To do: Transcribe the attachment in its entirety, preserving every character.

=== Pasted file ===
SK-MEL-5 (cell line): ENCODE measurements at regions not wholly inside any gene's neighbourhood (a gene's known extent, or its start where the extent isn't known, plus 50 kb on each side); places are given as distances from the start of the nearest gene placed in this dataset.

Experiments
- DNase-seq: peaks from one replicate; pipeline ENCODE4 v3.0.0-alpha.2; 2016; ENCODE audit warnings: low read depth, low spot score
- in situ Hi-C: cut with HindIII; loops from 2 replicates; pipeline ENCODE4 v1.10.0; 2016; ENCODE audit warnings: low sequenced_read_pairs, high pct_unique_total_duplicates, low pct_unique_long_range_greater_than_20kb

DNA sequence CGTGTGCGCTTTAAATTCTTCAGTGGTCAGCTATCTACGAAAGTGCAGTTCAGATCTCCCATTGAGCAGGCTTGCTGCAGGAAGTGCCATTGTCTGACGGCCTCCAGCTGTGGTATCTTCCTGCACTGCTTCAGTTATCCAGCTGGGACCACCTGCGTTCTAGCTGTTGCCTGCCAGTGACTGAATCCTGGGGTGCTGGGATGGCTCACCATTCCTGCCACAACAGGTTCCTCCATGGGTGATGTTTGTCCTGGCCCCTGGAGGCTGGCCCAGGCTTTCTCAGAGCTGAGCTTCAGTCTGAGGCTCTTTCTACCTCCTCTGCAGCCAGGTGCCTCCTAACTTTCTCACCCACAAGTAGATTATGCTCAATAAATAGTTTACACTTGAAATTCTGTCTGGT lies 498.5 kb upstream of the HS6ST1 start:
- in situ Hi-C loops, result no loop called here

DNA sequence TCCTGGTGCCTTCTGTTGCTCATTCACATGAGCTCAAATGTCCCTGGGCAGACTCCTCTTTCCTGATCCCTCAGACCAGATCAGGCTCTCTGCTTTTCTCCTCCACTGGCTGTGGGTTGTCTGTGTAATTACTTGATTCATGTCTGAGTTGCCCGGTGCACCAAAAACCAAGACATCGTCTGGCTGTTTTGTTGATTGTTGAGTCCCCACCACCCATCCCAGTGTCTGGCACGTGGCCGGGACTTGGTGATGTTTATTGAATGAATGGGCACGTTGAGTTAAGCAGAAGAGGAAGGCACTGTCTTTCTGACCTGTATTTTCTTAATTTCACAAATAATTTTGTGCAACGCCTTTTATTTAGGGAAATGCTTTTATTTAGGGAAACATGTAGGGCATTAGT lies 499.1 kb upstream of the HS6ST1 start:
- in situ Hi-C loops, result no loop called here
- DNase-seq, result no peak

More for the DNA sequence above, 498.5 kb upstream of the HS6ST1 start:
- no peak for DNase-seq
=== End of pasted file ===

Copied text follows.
SK-MEL-5 (cell line): ENCODE measurements at regions not wholly inside any gene's neighbourhood (a gene's known extent, or its start where the extent isn't known, plus 50 kb on each side); places are given as distances from the start of the nearest gene placed in this dataset.

Experiments
- DNase-seq: peaks from one replicate; pipeline ENCODE4 v3.0.0-alpha.2; 2016; ENCODE audit warnings: low read depth, low spot score
- in situ Hi-C: cut with HindIII; loops from 2 replicates; pipeline ENCODE4 v1.10.0; 2016; ENCODE audit warnings: low sequenced_read_pairs, high pct_unique_total_duplicates, low pct_unique_long_range_greater_than_20kb

DNA sequence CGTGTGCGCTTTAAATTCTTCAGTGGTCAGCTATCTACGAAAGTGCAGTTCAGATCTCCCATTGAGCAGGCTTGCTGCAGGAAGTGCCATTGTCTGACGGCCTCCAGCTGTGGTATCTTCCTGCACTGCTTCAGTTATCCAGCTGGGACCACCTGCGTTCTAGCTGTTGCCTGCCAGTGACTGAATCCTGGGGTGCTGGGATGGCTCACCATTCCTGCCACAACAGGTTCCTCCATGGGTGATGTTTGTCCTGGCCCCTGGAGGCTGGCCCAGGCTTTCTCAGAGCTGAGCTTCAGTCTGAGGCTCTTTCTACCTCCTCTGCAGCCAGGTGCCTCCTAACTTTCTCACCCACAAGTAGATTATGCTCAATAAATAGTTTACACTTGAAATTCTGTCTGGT lies 498.5 kb upstream of the HS6ST1 start:
- in situ Hi-C loops, result no loop called here

DNA sequence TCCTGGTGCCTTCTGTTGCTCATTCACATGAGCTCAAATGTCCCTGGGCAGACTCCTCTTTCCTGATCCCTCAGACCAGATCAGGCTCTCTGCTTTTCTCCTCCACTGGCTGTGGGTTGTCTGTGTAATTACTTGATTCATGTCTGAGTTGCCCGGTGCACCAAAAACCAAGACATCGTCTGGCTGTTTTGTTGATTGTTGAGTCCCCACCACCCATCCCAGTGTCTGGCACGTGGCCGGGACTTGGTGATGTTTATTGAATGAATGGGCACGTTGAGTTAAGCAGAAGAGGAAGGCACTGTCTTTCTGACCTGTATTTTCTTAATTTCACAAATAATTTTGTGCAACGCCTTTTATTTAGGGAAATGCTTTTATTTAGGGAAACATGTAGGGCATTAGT lies 499.1 kb upstream of the HS6ST1 start:
- in situ Hi-C loops, result no loop called here
- DNase-seq, result no peak

More for the DNA sequence above, 498.5 kb upstream of the HS6ST1 start:
- no peak for DNase-seq